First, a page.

LAGOS NIGERIA WEATHER | Why is Santam only offering to pay for three months of lockdown losses?

Santam has joined a growing list of insurers who have decided to start assessing business interruption claims. But not all claims. Photo: Gallo Images/Jacques Stander.

Santam has joined a growing list of insurers who have decided to start assessing business interruption claims. But not all claims. Photo: Gallo Images/Jacques Stander.

  • After almost seven months of legal wrangling, Santam’s business interruption cover clients were relieved when the insurer announced on 4 January that it will start assessing their rejected claims.
  • Now, the insurer is offering them a final settlement to cover only three months of their lockdown losses and they are not happy.
  • The ICA, which is championing the fight for clients, says they were covered for much longer but Santam is disputing this.

The business interruption cover battle refuses to draw to an end even after insurers have agreed to cover losses caused by the lockdown.

Santam, the country’s biggest short-term insurer has raised the ire of specialist public loss adjuster, Insurance Claims Africa (ICA) by offering to pay only for three-months’ worth of losses that its clients were covered for.

The ICA said Santam’s three months full and final settlement offer was a smack in the face to policyholders who had paid premiums for a much longer indemnity period and had waited almost seven months as the insurer initially rejected their claims.

The indemnity period refers to the maximum period in months for which a policyholder can claim for losses in a business interruption policy.

Santam changed its stance only last Monday, announcing then that it would start assessing the claims it initially rejected, thanks to the Supreme Court of Appeal’s judgment against Guardrisk, which upheld the Western Cape High Court’s decision that insurers who offered policies with a contagious disease extension should cover losses caused by the lockdown trading restrictions.

ICA CEO, Ryan Woolley said the short indemnity period Santam is offering as a settlement was disingenuous when one considers that the Western Cape High Court had already ordered the insurer to cover 18 months’ worth of losses in the Ma-Afrika hotels case against them.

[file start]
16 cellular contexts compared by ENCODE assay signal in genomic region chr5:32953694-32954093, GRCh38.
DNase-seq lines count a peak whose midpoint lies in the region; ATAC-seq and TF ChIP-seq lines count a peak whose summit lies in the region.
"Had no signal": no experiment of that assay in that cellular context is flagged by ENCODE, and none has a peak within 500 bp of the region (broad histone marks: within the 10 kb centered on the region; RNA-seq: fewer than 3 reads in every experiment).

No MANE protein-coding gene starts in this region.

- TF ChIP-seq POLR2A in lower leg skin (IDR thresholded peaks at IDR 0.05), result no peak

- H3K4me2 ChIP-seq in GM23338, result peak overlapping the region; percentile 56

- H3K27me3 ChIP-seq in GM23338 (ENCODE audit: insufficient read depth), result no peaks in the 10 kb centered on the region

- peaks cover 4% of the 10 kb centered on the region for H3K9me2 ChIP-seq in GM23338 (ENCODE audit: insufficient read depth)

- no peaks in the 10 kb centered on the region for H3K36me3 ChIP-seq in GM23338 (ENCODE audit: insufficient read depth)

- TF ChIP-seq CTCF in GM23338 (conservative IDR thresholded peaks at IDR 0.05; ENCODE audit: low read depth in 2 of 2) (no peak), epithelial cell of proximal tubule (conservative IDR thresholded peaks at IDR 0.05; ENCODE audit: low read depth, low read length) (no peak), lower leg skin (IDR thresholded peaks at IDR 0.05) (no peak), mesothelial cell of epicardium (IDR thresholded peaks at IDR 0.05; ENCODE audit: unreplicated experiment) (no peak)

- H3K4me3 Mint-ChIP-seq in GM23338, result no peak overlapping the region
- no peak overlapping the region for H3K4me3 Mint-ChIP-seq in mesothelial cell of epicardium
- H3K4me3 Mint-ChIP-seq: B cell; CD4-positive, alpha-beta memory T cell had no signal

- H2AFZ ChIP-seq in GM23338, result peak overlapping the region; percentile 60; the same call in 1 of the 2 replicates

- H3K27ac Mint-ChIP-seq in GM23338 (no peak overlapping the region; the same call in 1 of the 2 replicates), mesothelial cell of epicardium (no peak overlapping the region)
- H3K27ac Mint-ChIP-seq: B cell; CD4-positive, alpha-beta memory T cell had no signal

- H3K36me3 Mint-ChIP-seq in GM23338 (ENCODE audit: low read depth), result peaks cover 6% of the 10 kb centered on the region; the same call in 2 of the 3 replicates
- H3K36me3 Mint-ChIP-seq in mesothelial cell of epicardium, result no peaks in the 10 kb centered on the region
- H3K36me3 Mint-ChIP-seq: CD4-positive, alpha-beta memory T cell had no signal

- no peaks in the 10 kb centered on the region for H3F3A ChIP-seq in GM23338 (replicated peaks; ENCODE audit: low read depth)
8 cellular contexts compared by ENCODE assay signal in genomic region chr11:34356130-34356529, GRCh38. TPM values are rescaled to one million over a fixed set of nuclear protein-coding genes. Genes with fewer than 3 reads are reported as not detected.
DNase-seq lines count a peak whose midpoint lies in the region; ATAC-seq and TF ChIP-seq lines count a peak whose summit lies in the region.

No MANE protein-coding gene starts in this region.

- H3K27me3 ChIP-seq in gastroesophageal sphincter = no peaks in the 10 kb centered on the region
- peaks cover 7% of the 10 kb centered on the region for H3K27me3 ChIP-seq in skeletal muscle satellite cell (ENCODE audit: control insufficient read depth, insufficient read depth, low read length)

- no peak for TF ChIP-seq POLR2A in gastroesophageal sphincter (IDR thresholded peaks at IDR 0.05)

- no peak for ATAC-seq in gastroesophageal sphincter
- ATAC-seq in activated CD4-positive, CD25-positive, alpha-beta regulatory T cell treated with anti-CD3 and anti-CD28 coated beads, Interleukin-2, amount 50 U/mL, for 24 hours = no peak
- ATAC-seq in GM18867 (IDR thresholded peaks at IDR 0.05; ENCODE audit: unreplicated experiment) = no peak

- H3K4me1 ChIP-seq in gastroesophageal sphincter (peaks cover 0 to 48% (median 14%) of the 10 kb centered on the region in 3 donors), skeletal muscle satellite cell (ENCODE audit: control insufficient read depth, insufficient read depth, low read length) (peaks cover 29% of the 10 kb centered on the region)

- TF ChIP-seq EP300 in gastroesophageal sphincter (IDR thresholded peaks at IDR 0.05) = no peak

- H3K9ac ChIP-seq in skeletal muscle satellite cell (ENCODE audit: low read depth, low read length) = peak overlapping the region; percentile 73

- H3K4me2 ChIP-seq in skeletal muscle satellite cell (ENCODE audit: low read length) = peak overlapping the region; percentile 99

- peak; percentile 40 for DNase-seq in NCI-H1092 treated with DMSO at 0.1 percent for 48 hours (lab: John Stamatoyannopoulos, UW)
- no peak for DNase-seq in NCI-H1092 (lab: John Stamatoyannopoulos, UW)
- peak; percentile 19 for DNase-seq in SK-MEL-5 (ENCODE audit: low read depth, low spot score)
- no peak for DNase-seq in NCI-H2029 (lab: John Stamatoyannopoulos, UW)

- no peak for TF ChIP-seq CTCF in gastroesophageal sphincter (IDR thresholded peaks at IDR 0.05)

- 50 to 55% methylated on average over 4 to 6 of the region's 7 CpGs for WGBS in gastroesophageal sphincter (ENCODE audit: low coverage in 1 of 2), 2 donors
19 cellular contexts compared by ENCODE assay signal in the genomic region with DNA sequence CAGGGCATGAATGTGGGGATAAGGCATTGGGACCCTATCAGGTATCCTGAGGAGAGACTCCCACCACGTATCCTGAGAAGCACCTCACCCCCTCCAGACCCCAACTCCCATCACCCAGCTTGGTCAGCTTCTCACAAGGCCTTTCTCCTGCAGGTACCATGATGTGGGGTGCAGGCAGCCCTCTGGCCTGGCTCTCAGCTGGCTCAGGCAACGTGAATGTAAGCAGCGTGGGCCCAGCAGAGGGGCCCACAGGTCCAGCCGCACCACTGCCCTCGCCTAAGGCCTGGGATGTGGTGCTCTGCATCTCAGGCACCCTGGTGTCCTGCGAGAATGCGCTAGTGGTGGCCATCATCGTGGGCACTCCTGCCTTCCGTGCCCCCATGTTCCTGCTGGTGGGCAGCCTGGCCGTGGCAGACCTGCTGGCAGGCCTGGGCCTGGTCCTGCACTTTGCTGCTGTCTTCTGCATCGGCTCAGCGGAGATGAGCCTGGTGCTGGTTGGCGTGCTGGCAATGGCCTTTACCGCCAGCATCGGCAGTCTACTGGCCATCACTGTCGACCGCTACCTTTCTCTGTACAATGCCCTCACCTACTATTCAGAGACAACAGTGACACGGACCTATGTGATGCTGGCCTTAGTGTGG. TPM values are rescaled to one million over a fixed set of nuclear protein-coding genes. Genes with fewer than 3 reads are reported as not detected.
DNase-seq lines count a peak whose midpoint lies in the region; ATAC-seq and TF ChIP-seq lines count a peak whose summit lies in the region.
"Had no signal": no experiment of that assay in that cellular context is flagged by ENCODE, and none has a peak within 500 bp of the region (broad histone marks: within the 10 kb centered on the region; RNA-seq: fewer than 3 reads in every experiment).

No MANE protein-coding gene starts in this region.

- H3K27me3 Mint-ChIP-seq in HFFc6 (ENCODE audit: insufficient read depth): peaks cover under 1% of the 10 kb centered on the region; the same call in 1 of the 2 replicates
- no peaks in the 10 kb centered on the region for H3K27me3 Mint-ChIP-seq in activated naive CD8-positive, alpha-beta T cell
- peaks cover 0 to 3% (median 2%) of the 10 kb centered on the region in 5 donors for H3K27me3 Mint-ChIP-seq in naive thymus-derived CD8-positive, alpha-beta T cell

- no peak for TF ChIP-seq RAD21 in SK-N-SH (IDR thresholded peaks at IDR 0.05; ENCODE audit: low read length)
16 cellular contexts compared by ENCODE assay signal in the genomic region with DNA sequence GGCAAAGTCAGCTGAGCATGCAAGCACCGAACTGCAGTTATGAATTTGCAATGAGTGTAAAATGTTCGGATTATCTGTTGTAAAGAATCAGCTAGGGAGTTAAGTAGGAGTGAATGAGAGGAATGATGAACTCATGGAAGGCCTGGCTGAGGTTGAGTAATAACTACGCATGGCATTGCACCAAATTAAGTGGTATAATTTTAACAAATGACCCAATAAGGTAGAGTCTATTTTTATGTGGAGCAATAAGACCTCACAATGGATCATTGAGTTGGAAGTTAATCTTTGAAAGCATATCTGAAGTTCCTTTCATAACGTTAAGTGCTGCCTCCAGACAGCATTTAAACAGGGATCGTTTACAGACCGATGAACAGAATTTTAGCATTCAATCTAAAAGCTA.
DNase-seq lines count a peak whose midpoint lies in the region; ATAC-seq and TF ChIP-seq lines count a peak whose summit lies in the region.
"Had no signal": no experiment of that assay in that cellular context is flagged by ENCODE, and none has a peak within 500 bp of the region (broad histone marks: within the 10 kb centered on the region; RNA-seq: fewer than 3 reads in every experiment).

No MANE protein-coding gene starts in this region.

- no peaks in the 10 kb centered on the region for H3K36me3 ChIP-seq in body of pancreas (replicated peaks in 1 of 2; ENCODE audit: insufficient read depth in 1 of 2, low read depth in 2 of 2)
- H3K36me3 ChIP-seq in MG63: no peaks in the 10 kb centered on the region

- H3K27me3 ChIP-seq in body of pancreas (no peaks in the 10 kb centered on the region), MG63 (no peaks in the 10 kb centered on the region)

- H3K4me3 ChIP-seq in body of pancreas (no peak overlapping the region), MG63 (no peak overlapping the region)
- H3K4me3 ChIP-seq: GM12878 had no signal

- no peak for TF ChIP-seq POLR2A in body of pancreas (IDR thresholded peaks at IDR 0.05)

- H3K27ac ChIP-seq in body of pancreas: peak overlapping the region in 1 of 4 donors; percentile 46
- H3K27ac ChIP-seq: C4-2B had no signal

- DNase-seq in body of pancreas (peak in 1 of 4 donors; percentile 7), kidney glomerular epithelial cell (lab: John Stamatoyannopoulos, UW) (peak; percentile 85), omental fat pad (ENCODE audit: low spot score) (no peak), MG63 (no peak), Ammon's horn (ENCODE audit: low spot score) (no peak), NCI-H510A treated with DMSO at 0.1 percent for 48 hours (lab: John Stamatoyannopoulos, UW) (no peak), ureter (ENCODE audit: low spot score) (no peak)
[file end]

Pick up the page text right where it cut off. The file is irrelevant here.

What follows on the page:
“By offering 3 months in full and final settlement and forcing their customers to sue them for the balance is grossly unfair and unconscionable,” said Woolley in a statement.

Santam has however applied to appeal that indemnity period. In a written response on Tuesday, the insurer said that the Supreme Court of Appeal judgment in the Café Chameleon case against Guardrisk did not deal with the 18-month indemnity period.

It added that the 18-month indemnity period applied only to the Ma-Afrika and while it is challenging that, its view is that it set no legal precedent for other clients.

 “The hospitality & leisure division policies that are impacted by the recent court rulings and are currently being processed by Santam specifically carry three-month indemnity periods. It is for this reason that Santam is offering full and final settlements in respect of these claims,” said Santam. 

Court ruling vs Santam’s interpretation on indemnity period

The insurer, which is owned by Sanlam, went further to address the Ma-Afrika indemnity period that it is appealing. It said while the Western Cape High Court ruled that it should cover 18 months of losses, Ma-Afrika’s policy stated a three months indemnity period for notifiable infectious diseases.

“The indemnity period in respect of this extended [infectious diseases] cover is clearly stated as three months in the relevant Santam policies,” wrote the insurer.

The company admitted that Ma-Afrika’s indemnity period was 18 months in one instance; where the business was not able to operate because of physical damage to its premises.

“This is a standard business interruption policy for physical damage.

“It is Santam’s view that the Western Cape High Court erred in its judgment in applying an 18-month indemnity period across the entire policy,” said Santam adding that while this was 18 months for Ma-Afrika, other clients generally had shorter indemnity period.

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